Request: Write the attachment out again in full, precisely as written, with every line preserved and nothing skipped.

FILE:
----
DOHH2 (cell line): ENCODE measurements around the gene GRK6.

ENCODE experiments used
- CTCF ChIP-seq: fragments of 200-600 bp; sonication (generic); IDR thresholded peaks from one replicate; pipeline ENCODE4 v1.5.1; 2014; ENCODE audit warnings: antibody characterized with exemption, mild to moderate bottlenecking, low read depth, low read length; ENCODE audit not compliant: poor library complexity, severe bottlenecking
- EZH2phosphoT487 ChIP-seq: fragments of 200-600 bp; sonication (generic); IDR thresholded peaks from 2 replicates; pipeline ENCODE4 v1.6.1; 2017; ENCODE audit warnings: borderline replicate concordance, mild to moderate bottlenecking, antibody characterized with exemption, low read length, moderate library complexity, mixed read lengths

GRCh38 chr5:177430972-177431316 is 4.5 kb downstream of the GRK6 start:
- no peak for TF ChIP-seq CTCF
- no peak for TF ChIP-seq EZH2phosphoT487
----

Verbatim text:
DOHH2 (cell line): ENCODE measurements around the gene GRK6.

ENCODE experiments used
- CTCF ChIP-seq: fragments of 200-600 bp; sonication (generic); IDR thresholded peaks from one replicate; pipeline ENCODE4 v1.5.1; 2014; ENCODE audit warnings: antibody characterized with exemption, mild to moderate bottlenecking, low read depth, low read length; ENCODE audit not compliant: poor library complexity, severe bottlenecking
- EZH2phosphoT487 ChIP-seq: fragments of 200-600 bp; sonication (generic); IDR thresholded peaks from 2 replicates; pipeline ENCODE4 v1.6.1; 2017; ENCODE audit warnings: borderline replicate concordance, mild to moderate bottlenecking, antibody characterized with exemption, low read length, moderate library complexity, mixed read lengths

GRCh38 chr5:177430972-177431316 is 4.5 kb downstream of the GRK6 start:
- no peak for TF ChIP-seq CTCF
- no peak for TF ChIP-seq EZH2phosphoT487